The Coach went through a Jeckle and Hyde transformation from a fairly nice guy in the classroom into a foul-mouth tyrant when he put on his coach face and surveyed the motley crew, referring to the freshman boys as "Tackling Dummies". We listened to him rant and swear for half an hour before he told us to run laps in the gym. He stood with a large leather strap in his hand, giving anyone who he thought wasn't running fast enough a slash across the butt as they ran past. When he finally let us go home, I asked my dad if I had to go out for football. He told me that it was considered an extra curricular activity and participation was not required.

The next afternoon when school turned out, the Coach was standing in the hall as I headed for the door. "Where do you think you are going?" he demanded. I told him that my dad said I didn't have to go out for football if I didn't want to. After calling me several slang words for feminine genitalia, he took me to into the Superintendent's office where the Principal was also waiting.

They closed the door and told me about the importance of school spirit, that I owed it to the school and that everyone had to play in order to field a team. I told them that I had absolutely no interest in playing football and I saw no reason to put myself in a position to be jumped on by someone twice my size. The Coach finally said we weren't getting anywhere and it was time to teach me a lesson. They grabbed and spread-eagled me face down on a library table. With the Superintendent holding my hands above my head and the Principal holding my feet, the Coach pulled my shirt up and began to whip my naked back with his leather strap. I lost count of the number of lashes but when they let me up, they told me that I would report for football practice or face the same thing every day. I walked to the pool hall my dad owned where he lifted my blood-streaked shirt and looked at my back.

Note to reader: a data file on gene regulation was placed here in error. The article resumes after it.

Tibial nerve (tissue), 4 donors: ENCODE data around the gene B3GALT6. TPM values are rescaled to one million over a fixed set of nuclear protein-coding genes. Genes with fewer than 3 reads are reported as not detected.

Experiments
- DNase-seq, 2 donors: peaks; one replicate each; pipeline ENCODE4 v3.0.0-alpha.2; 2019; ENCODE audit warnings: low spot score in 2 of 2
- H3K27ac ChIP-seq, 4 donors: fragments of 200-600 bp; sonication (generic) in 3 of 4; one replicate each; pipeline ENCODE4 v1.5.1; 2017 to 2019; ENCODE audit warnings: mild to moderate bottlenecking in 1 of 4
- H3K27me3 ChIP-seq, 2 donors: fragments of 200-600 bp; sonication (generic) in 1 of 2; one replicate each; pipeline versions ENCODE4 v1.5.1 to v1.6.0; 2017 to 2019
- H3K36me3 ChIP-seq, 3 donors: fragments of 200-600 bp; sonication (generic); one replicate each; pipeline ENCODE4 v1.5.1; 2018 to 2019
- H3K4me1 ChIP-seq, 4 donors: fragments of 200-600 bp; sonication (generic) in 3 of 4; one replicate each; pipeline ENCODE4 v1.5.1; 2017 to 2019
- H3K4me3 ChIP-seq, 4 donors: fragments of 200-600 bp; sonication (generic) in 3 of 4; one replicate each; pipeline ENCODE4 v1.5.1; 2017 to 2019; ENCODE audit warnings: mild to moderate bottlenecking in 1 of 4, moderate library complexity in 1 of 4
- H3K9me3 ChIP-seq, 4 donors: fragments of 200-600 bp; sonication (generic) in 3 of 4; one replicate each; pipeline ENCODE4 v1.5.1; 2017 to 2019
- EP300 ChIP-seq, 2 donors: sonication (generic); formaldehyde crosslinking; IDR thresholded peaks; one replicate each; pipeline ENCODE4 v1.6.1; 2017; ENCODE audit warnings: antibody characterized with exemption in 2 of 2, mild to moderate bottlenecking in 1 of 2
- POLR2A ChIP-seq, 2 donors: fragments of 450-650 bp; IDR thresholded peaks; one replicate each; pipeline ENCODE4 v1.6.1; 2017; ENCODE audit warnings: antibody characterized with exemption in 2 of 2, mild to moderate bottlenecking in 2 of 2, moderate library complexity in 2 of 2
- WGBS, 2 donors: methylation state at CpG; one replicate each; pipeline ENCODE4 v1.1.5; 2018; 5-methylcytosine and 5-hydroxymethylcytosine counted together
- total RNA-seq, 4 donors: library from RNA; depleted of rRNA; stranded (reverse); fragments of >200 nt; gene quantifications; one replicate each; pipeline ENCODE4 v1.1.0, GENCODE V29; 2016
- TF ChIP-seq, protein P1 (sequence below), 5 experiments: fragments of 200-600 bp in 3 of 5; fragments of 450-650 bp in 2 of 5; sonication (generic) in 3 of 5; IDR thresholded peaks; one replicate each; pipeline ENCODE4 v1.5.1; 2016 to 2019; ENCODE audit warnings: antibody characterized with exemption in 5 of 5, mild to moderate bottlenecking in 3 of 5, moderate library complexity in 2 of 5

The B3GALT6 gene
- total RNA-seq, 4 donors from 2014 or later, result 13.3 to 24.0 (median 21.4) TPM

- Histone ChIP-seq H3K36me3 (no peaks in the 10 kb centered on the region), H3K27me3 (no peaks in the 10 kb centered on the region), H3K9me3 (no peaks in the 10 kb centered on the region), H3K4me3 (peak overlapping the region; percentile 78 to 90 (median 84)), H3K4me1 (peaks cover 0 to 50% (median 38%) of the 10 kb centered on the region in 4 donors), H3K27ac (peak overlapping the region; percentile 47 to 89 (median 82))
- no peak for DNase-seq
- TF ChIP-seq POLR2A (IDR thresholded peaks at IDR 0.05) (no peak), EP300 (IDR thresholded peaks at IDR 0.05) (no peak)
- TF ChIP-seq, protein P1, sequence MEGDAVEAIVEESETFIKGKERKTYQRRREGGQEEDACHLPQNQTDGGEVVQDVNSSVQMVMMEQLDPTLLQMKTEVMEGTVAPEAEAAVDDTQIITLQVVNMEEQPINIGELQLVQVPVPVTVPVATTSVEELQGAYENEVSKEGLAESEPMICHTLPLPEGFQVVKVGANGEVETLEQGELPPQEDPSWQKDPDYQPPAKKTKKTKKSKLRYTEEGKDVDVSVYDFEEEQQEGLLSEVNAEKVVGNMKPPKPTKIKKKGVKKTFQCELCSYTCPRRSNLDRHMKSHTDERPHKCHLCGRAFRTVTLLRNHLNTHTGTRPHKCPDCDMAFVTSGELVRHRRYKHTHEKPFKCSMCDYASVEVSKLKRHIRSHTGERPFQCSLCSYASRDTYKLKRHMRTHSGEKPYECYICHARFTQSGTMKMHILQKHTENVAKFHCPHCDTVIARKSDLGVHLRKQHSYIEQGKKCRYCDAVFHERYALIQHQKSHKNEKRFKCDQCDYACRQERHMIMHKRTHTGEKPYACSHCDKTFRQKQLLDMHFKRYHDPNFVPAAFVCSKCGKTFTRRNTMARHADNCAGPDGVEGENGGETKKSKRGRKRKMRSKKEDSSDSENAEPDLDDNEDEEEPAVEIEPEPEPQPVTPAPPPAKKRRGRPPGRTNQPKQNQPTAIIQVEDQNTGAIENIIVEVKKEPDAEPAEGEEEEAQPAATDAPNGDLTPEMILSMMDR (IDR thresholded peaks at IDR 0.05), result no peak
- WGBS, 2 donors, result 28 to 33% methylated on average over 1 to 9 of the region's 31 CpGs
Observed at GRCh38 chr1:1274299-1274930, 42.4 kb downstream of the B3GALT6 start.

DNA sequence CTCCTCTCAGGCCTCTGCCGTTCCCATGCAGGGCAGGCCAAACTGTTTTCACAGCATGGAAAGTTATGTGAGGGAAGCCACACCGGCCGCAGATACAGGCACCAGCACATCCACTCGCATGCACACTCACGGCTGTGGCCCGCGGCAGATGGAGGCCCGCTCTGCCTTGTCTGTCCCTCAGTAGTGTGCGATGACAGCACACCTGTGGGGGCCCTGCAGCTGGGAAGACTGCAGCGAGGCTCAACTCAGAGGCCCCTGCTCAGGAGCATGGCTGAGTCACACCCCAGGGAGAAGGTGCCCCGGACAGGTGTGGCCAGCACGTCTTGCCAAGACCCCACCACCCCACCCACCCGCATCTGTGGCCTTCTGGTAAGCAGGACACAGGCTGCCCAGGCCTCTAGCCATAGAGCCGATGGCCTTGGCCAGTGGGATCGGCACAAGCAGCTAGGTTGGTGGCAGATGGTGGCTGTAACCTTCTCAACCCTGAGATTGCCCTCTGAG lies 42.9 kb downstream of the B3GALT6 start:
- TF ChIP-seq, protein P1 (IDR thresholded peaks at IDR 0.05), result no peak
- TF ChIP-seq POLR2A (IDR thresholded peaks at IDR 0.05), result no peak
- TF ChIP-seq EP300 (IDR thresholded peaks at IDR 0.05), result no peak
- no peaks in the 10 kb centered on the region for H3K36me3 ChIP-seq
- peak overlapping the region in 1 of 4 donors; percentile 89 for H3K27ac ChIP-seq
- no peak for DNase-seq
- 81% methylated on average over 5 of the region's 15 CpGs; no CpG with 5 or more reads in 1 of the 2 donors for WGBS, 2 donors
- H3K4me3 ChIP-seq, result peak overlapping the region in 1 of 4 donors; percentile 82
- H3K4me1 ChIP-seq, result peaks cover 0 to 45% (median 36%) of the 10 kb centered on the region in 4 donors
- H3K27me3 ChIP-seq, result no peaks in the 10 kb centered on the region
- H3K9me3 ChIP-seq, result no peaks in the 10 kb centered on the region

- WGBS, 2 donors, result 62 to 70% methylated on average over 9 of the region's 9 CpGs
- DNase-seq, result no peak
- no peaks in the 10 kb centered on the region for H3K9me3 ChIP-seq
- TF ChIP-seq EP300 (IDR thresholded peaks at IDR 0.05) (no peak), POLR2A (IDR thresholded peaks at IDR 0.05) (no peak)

I can still remember the day; it was chilly and a light rain was falling. My dad didn't say much, just put on his yellow saddle slicker and his Stetson hat and told me to come with him. Let me tell you a bit about my dad. He was a good size man, standing a bit over six feet and a couple hundred pounds. He had been in WW-I, coming home as a corporal and the only surviving member of an Infantry Machinegun Company that landed in France with 120 men. Governor Moody appointed him as a Texas State Constable when he sent in the National Guard to clean up Borger after the District Attorney was killed in 1929. He held that position until the Texas legislature eliminated the office in 1952. My dad never spanked or hit me except once when I was about fourteen and made the tactical mistake of taking a swing at him for some long since forgotten reason. My swing didn't connect but his did, he cuffed me up side of my head, sending me tumbling ass over teacup into a corner. When I gathered my somewhat limited senses, he asked if I wanted to try that again. Let's just say it was a quick and lasting lesson.